Daily images of chaos in the streets are a lifeline to Trump’s tanking reelection campaign. People are understandably frightened by the instability that comes with mobs of people trashing property and attacking law enforcement officers — even if its genesis is a virtuous cause.
The images have allowed Trump to remake himself as a law-and-order president while painting Democrats and presumptive presidential nominee Joe Biden as supportive of calls to “defund the police.” And while Biden has expressly rejected the notion of defunding the police, that has not stopped Trump from releasing an unnerving TV ad of “Biden’s America,” in which an answering machine picks up a 911 call and suggests leaving a message to report a murder.
Civil rights and Democratic leaders need to do what they can to put an end to the destruction and violence accompanying ongoing protests. This is not a time for splintered messaging, criticisms of our candidate or moves that offer ammunition to Trump and the GOP.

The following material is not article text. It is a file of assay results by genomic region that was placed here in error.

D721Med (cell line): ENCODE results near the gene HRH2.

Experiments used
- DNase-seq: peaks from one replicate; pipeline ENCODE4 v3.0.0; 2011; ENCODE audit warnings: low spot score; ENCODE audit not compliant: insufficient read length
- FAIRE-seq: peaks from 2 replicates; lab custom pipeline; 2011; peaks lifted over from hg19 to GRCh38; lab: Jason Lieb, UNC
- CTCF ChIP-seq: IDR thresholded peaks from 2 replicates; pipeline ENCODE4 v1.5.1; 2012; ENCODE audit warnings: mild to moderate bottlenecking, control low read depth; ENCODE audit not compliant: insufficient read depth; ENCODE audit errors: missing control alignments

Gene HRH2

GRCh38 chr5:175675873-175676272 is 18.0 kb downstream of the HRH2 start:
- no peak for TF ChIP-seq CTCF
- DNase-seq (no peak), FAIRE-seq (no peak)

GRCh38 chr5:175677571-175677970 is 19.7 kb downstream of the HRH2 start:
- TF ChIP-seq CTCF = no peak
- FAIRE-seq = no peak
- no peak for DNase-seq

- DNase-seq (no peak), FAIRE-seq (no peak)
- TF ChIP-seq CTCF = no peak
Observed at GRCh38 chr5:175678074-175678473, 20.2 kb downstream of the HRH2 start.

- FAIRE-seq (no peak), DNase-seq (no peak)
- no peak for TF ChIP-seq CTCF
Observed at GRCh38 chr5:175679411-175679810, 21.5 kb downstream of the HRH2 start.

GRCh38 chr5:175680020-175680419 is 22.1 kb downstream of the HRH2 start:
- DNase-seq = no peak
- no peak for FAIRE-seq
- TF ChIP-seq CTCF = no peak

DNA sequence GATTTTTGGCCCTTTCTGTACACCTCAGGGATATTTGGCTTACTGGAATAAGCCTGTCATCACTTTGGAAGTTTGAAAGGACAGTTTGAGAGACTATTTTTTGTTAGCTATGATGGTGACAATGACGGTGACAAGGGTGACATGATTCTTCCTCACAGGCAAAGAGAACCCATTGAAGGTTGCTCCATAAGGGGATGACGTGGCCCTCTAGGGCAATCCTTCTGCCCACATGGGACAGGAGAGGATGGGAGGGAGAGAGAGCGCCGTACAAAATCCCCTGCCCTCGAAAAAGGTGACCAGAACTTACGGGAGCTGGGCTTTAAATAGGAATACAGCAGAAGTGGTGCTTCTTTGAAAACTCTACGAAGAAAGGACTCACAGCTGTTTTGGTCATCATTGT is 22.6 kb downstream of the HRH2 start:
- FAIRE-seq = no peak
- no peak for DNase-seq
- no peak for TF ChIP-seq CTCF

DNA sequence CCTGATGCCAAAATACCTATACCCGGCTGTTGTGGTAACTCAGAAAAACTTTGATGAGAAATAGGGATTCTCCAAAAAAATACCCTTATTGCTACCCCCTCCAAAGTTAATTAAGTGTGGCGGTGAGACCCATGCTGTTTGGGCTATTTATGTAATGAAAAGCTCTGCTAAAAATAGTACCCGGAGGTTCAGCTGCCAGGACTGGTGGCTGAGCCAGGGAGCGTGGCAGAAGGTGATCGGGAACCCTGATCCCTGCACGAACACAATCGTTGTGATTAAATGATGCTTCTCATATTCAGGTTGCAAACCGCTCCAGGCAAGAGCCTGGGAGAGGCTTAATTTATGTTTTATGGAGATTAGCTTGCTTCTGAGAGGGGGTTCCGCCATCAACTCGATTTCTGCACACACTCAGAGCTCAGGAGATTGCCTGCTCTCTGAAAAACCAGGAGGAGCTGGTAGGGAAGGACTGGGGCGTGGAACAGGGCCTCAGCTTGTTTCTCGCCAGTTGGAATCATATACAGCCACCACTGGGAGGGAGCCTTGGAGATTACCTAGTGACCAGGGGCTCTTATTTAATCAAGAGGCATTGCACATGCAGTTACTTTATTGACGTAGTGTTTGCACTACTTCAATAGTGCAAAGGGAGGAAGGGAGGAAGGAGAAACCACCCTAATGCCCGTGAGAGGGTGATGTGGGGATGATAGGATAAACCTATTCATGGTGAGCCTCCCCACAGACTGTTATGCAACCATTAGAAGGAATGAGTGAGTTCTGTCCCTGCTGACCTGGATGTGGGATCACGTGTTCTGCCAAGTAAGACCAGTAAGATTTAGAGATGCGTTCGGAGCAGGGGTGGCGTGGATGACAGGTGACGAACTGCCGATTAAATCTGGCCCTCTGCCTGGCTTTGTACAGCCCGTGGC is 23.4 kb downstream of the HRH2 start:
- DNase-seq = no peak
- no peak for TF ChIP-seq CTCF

The next 97 days is an all hands on deck, save the Supreme Court, drive your elderly neighbors to the polls, red light fire alarm. This is Democrats’ election to lose. But losing is not an option. It’s not hyperbole to say what we all know: American Democracy will not survive another four years under the Trump regime.
Michael J. Stern, a member of USA TODAY's Board of Contributors, was a federal prosecutor for 25 years in Detroit and Los Angeles. Follow him on Twitter: @MichaelJStern1
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This article originally appeared on USA TODAY: Violent protests are a lifeline for Trump's tanking reelection campaign